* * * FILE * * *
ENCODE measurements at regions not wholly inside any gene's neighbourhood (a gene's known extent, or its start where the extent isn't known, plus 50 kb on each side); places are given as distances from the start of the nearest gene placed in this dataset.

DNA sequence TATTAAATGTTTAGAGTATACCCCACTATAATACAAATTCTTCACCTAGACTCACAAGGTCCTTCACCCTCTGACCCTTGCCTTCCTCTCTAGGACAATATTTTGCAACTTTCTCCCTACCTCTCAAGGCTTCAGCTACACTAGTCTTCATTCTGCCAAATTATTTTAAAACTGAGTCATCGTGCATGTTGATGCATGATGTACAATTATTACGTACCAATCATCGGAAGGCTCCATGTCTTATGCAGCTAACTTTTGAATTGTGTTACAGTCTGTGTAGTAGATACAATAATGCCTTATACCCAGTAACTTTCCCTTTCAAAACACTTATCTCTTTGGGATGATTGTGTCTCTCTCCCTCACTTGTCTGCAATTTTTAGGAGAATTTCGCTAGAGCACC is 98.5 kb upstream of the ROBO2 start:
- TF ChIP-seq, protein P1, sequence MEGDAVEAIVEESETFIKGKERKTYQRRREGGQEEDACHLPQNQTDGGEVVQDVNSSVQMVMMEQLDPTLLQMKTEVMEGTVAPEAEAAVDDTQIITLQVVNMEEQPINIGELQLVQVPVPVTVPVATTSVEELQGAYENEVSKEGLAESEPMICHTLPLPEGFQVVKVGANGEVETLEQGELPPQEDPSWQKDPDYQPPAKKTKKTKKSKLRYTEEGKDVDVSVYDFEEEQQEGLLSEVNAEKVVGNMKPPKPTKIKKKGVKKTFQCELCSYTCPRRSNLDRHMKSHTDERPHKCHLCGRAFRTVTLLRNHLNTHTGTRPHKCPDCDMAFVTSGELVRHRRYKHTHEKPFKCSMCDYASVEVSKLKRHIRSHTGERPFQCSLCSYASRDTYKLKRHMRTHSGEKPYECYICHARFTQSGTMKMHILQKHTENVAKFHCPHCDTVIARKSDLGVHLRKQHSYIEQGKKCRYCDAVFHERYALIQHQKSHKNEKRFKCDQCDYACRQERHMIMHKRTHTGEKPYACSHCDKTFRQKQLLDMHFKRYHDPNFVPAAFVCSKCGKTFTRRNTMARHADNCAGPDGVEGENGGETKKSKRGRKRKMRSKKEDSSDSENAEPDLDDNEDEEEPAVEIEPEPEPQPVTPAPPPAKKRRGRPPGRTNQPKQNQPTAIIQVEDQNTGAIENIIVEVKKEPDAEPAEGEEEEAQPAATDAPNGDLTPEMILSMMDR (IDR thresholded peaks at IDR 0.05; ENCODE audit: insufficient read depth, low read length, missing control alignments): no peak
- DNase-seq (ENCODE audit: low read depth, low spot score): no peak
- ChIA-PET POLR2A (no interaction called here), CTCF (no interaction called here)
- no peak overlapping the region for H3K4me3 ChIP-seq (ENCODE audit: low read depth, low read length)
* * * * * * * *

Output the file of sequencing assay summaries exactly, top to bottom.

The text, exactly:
ENCODE measurements at regions not wholly inside any gene's neighbourhood (a gene's known extent, or its start where the extent isn't known, plus 50 kb on each side); places are given as distances from the start of the nearest gene placed in this dataset.

DNA sequence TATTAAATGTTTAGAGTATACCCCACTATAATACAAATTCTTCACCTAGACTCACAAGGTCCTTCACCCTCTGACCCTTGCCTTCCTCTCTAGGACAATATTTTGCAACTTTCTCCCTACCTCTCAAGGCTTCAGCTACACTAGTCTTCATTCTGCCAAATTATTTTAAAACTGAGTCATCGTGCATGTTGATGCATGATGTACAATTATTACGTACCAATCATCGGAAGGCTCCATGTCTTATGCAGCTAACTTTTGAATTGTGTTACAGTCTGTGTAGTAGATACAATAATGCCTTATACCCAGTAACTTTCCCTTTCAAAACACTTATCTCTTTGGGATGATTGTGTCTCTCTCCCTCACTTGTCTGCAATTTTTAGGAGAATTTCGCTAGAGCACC is 98.5 kb upstream of the ROBO2 start:
- TF ChIP-seq, protein P1, sequence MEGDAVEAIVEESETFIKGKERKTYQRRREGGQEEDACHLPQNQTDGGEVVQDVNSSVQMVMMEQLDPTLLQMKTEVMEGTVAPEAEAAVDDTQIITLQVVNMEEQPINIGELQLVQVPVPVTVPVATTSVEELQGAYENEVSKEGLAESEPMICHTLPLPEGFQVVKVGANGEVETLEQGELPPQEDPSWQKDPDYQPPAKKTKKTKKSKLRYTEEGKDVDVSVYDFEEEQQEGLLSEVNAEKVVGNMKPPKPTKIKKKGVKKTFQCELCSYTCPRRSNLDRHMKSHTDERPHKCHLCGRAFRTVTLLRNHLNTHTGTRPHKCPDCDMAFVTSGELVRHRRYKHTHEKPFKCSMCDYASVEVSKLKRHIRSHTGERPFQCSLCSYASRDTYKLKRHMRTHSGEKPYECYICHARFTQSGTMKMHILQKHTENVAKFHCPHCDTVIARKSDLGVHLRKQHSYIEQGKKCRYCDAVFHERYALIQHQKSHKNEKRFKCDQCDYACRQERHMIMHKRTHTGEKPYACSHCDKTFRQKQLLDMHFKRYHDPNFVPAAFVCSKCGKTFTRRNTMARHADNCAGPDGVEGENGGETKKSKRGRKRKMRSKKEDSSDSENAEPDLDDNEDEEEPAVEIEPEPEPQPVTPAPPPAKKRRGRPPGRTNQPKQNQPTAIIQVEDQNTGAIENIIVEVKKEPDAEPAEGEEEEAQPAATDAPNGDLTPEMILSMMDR (IDR thresholded peaks at IDR 0.05; ENCODE audit: insufficient read depth, low read length, missing control alignments): no peak
- DNase-seq (ENCODE audit: low read depth, low spot score): no peak
- ChIA-PET POLR2A (no interaction called here), CTCF (no interaction called here)
- no peak overlapping the region for H3K4me3 ChIP-seq (ENCODE audit: low read depth, low read length)